We admit, we carry way too many books with us while we travel. Even though we got rid of most of our things and boxed up everything else before leaving our home to travel indefinitely, we still kept some of our absolute favorites with us, stowed away in our backpacks. The following is a list of books that inspire us to travel and find deeper meaning in life through our journeys. Some, like The Prophet, we keep with us in paperback form and reference like a Bible for the spiritual nomad. For you, though, we recommend keeping your backpack light and bringing them with you on your Kindle…
HINT: click on the image of the book to purchase it!
by Richard Bach
Can we imagine what our world would be like if we understood what “reality” is? What is it? The Native Americans say that our dreams are the real world, and we play out our dreams in our physical, 3D bodies. This book puts those lessons into white-man lingo and invites us to really examine what exactly we are doing with our lives.
by James Redfield
Everything is energy! Wow, what a concept eh? Not only does the main character travel to find Truths, but the Truths are, well, truth! We learn so much about energetic exchanges every single day, through various cultures. So far, every country we encounter perpetuates some of our lower vibrational exchanges. Imagine the day we all figure it out collectively and stop oppressing and harming each other.
by Kahlil Gibran
A beautiful passage was read at our wedding ceremony in Sedona, AZ, and has set a profound tone for our journeys right from the start. We first started reading this on our initial drive to just check Sedona out together, and if you’ve read any of this book you will know why it’s a must for life, traveling or otherwise.
by Don Miguel Ruiz
Helpful when traveling and meeting so many other journeyers, native peoples, and life in general. Take nothing personally, be responsible for our words, etc. Simplistic and yet so hard to master these basic teachings. Through traveling, we are working through them even when we don’t necessarily mean to.
by Carlos Castaneda
Extremely popular and critically acclaimed introspective books, until some miffed colleagues decided to attack the author’s credibility. If he’s a liar, he’s a damn brilliant one. The insights and teachings of these two books, among his full collection, keep the mind and spirit challenged to always look deeper.
by Wind Walker
Yes, Wind’s book is a must on this list. A memoir, not unlike a few other of our favorites listed here, about going through Hell in order to find Paradise (Dante’s Divine Comedy, anyone?). Sure to be a cult classic in a few years for the seeker and traveler alike. Check it out, you might find your Truths along the way.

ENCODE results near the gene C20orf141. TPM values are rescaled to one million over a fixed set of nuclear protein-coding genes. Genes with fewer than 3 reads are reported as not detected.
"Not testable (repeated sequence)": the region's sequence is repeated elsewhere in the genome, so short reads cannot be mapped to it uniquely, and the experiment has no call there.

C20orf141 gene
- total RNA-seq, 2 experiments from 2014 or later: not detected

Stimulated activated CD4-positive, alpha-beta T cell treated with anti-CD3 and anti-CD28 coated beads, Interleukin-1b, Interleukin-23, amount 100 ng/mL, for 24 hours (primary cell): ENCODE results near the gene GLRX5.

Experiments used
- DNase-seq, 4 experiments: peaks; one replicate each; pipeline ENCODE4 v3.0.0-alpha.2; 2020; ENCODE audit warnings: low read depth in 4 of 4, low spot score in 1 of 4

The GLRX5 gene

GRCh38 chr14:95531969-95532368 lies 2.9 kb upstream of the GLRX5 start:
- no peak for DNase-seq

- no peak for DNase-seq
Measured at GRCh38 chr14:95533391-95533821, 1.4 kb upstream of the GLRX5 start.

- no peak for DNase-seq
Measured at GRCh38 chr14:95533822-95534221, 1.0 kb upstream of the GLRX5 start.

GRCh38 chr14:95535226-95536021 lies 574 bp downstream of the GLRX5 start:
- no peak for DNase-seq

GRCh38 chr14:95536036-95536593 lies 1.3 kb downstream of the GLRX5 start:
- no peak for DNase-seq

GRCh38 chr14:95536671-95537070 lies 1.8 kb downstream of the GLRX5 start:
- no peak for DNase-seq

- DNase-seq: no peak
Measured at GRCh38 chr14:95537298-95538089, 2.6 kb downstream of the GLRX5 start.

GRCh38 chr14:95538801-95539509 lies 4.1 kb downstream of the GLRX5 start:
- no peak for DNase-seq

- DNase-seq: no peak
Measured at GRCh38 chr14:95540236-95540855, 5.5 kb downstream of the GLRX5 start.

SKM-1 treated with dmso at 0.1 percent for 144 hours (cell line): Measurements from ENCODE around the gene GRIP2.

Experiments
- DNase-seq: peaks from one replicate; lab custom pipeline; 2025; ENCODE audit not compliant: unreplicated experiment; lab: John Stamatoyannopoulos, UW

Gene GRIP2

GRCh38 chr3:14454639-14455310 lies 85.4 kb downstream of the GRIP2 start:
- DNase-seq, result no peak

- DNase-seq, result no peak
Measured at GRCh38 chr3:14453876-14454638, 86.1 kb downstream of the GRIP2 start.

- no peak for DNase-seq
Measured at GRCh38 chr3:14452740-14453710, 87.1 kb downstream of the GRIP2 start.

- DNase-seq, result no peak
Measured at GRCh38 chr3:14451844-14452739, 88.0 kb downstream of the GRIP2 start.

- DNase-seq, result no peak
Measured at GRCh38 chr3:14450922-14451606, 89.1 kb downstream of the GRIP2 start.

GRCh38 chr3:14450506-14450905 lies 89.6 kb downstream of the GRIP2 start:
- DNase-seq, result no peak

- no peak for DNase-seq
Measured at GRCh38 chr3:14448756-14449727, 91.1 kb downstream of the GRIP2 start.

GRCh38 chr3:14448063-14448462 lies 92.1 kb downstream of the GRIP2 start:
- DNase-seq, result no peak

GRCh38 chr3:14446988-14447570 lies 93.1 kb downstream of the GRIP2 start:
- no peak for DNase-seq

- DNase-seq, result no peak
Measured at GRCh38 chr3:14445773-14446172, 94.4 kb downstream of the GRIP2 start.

by Paolo Coelho
A brave young shepherd boy from Spain dreams of treasure and sets out to find it. Along the way he finds an old man who has lost the will to pursue his dream, and another who is so buried in his studies that he misses what is right in front of him. All the while, the shepherd boy learns the language that his heart speaks, and never really loses his way. This story somehow touches you deeper when you read it as a traveler and can draw parallels to your own life journeys.
by Stephanie Elizondo Griest
Okay so this is literally a travel book, but it is on this list because it offers a very wholistic approach to travel, including ways to give back to the communities that you visit, as well as how to support local women and girls and indigenous tribes.
by Thich Nhat Hanh
We started reading this book during our stay on Mindful Farm, and it is a beautiful and simple introduction to learning and practicing meditation. Keep it with you on the road to help you slow down and find some peace amid the crazy.
by Anthony Bourdain
Anthony Bourdain has the market on traveling publicly for basically self-serving purposes, and he pretty much says so in his tell-all memoirs. He’s gruff and punchy but with a huge heart and barely hidden humility. Not everyone’s cup of tea, but offers a less-than-ideological look at traveling and other basic life struggles.
by Jon Krakauer
How far do you want to go in your pursuit of liberation from the material world? You can’t go anywhere without this book or it’s movie being brought up. Great read, view, and soundtrack…lots to ponder with this one.
by Elizabeth Gilbert
We all know it, most of us have seen or read it. Can traveling really take us deeper? Did it work for Elizabeth? To be honest, I read this book before I started traveling and didnt like it… but now I get it.
An argument could (and has been) made that this is the oldest book in the world. It is also thought to be the ancient Greek’s equivalent of the Christian Bible. We’ve all learned about the various characters and gods/goddesses contained within. These ancient works hit to the core of seeking a way out of a hard-earned egoic life.
by Hermann Hesse
Another young journeyer, Siddhartha begins his life pilgrimage during the times of Buddha. He becomes a poor renunciate, then a married rich man, and in the end chooses a simple life full of the lessons he learned along the way.
by Louise L. Hay
Wind’s take on this book is that, while not a traveler’s book per se, it is all about the inner journey to self-help – something that completes the mind-body-spirit circuit of why we are traveling. No headache, stomach ache, or chest pain comes without looking inside for the origin. And our goals for traveling are to find fulfillment on the holistic levels. This book fills in many blanks.
Do you have any personal favorites? What books would you add to this list?